Skip to main content

You hit like a vegetarian!


Box Office Comment
August-October 2013

It’s been more than a couple of months, so it's about time to compare my spurious beginning of year speculations with the current state of play.

First: animation. Despicable Me 2 has far exceeded anyone’s greatest expectations, nearly doubling the worldwide gross of its predecessor. It now stands as the all-time fifth most popular animated film ever (not adjusting for inflation), behind Toy Story 3, The Lion King, Finding Nemo and (ahem) Shrek 2. If the latter is any guide to a sequel making huge gains on the back of an original’s word-of-mouth, a tumble for Me 3 could be in order. It’s in a comfortable second place for the year, and the only serious competition now is likely to come from The Hunger Games sequel (Desolation of Smaug’s gross will drift into 2014). As an aside, who would have expected, even given its phenomenal growth as a franchise, Fast & Furious 6 to end up in third place for the year? It currently gets to spot on the podium.

If Universal is smiling, DreamWorks certainly isn’t. Turbo languises at the bottom of their animation ladder. It’s been seven years since a DreamWorks animation performed this badly; even Megamind and Rise of the Guardians made nearly $100m more than Turbo. Planes, a non-Pixar Pixar spin-off, has proved a cheapish mid-sized hit for Disney; $200m worldwide on a $50m budget (the bottom end of my expectations, but the animated market had become exhausted by the time of its August release). Cloudy with a Chance of Meatballs 2 (these imaginative sequel titles, eh?) has come in broadly as expected; it will peter out around $110-120m US (I predicted $120m max). It’s still unspooling internationally.  The next serious animated contender comes at the end of November, however (Disney’s Frozen, with advance word strong enough that my top-end guess of $600m worldwide may turn out to be conservative), Consequently, Cloudy may have an artificially extended lifespan.

The Young Adult arena encountered its latest flop (odds are firmly stacked against any new contender at this point). The Mortal Instruments: City of Bones has barely scraped $80m worldwide (my shot in the dark was $200m, so if I’ll take helping of face-egg). This hasn’t put the kibosh on a recently announced sequel, though. Perhaps Screen Gems has taken inspiration from the low-key success of Percy Jackson, whose sequel was commissioned on the back of a middling $220m worldwide gross (very far from being the next Harry Potter). Three years later, a $190m gross doesn’t look too too bad, and echoes the way Narnia has struggled valiantly onwards despite general indifference (a fourth installment is going ahead).

The other young persons’ movie of note is Carrie. “Serious” moviemaker Kimberly Peirce promised a female perspective on De Palma’s button-pushing original (one of the few Stephen King classic adaptations) but no one seems to have cared. The result is yet another for-the-sake-of-it horror remake that will no doubt make its budget back but no one will cite as a big hit (I estimated a high end of $100m worldwide, and it may be lucky to see that much). Insidious Chapter 2 is the other horror of consequence. James Wan has been a bit greedy this year, as The Conjuring has become one of those rare breakout horror hits ($300m-plus worldwide). Insidious 2 won’t be knocking at its door, but has bested the original by some margin (at $83m US it has taken $20m more than my estimate).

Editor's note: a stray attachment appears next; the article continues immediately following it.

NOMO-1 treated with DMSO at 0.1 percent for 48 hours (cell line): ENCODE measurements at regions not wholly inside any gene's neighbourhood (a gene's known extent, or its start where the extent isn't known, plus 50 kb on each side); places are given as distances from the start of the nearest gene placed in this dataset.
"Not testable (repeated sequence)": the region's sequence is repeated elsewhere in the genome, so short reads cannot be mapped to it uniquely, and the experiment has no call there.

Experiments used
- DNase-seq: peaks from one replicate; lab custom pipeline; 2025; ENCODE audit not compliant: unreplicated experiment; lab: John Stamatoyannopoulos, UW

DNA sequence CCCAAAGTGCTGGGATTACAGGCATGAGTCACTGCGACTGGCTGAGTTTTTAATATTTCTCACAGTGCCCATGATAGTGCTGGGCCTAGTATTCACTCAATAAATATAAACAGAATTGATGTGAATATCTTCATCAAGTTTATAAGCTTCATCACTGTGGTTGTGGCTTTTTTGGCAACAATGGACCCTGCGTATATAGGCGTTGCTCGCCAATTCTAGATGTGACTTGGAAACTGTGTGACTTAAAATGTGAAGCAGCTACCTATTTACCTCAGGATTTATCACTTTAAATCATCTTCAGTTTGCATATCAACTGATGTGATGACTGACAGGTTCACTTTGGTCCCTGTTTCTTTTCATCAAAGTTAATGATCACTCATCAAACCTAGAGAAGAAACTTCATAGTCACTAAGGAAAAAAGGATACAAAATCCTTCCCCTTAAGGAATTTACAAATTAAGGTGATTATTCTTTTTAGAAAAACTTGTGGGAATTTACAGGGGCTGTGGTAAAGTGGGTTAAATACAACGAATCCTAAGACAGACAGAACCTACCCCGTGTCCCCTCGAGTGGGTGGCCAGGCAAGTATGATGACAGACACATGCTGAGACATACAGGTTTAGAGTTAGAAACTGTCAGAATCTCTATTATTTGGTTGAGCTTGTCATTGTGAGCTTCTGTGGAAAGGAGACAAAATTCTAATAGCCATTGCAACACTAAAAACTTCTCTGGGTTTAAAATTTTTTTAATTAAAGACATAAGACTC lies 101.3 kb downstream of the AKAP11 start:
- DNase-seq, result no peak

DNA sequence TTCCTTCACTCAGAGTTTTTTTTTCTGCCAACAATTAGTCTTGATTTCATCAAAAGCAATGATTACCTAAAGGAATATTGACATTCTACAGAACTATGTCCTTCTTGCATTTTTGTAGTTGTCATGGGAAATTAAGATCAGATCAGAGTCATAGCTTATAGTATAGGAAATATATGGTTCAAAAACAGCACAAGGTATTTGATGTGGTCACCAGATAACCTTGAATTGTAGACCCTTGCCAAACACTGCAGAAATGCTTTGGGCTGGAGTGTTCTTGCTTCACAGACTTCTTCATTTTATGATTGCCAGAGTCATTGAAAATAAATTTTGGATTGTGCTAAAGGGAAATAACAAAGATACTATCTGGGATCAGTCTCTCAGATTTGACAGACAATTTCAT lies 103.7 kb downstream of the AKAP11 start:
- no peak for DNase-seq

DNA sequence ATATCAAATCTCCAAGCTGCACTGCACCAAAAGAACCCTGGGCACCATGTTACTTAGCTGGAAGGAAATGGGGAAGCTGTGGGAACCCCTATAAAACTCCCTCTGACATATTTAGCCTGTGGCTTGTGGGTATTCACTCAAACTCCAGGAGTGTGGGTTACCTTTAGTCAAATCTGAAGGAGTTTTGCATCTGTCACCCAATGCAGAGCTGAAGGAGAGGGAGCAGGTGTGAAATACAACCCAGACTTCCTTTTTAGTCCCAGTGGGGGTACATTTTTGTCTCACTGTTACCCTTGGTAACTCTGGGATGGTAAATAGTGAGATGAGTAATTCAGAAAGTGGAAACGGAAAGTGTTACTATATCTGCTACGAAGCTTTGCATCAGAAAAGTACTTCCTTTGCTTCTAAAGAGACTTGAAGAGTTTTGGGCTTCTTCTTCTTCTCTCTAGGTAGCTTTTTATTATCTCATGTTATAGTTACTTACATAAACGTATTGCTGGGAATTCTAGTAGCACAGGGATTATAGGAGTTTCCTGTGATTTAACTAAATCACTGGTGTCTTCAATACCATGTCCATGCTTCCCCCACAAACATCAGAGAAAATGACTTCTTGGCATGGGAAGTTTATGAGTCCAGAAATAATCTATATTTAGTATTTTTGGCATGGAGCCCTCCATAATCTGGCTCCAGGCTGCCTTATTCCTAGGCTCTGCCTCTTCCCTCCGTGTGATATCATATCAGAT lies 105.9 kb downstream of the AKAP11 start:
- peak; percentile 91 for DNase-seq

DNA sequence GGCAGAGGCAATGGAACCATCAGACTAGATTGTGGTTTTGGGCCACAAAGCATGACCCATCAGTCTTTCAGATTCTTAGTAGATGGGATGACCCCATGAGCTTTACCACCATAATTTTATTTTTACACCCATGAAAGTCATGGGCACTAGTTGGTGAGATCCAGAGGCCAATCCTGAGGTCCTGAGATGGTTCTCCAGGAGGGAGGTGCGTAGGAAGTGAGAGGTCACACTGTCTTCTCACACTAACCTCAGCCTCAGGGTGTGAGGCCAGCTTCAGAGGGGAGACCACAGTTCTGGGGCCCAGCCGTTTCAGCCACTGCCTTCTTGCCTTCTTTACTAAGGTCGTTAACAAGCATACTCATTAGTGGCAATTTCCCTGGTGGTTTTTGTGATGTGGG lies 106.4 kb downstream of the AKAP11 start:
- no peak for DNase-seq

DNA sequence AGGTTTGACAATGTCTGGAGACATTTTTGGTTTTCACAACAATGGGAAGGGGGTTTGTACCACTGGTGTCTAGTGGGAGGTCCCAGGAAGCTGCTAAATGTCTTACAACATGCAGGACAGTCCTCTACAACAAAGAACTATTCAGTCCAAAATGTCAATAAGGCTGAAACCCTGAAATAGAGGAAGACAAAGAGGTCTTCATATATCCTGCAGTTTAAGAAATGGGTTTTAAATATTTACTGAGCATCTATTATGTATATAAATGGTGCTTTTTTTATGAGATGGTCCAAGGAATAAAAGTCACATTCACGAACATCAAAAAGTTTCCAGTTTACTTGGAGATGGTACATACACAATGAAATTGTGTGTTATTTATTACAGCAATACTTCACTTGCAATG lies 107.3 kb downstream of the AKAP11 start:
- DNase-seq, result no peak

Other August releases met with expectations. 2 Guns, at $122m worldwide, is in slap in the middle of my guess. Elysium, at $280m neared my top end prediction of $300m (I didn’t expect the film itself to be quite so flimsy, though). Paranoia flopped horrendously; $7m globally on a $35m budget; far from my $60m suggestion. The World’s End, meanwhile, has generally disappointed despite an ardent defence from Pegg/Wright devotees that “No, it can’t possibly be anything other than their best most mature work etc” (hey, I dearly wanted it to be great). At $46m worldwide it has barely scraped half of my low-end $80m prediction, but I based that on Hot Fuzz more than doubling Shaun of the Dead’s $30m.

Into September, and Riddick has done enough business ($93m on a $38m budget) that a fourth may transpire before another decade passes. Just as long as Vin and Twohy keep those purse strings tightened. My worldwide high-end prediction was $110m, so it’s done as expected.

Serious dramas have had mixed receptions. Generally strong reviews for Prisoners have seen it top my $70m WW guess; it now stands at $92m but I don’t see it getting more than another $20m. At $46m that’s a reasonable result, but not one that encourages such mid-range spending. In contrast, Runner Runner has received stinky reviews. International is currently double its US gross, but $55m ($30m budget) is nothing to shout about, not when you have star-reborn Ben Affleck starring. I guessed $80m tops, and it’s unlikely to scrape that.

The other drama release of note in this vein is little Ronnie Howard’s Rush. I expected a tepid response in the US, although $25m falls well below the bottom end $40m I though it could achieve. But I also thought it would do much better than it has internationally. $72m WW is close to doubling its budget, but it must be half what everyone was hoping for. Luc Besson’s dramedy The Family was roundly dismissed by critics, so its £36m US gross ain’t so bad ($30m budget; Besson-produced movies tend to come in cheap).

In the last few weeks Arnie and Sly have yet again proved their non-Expendables bankruptcy with Escape Plan. At $27m worldwide currently, it will probably double that but I had expected at least $75m. Action-wise, it appears that they’re out to pasture unless they’re in an ensemble.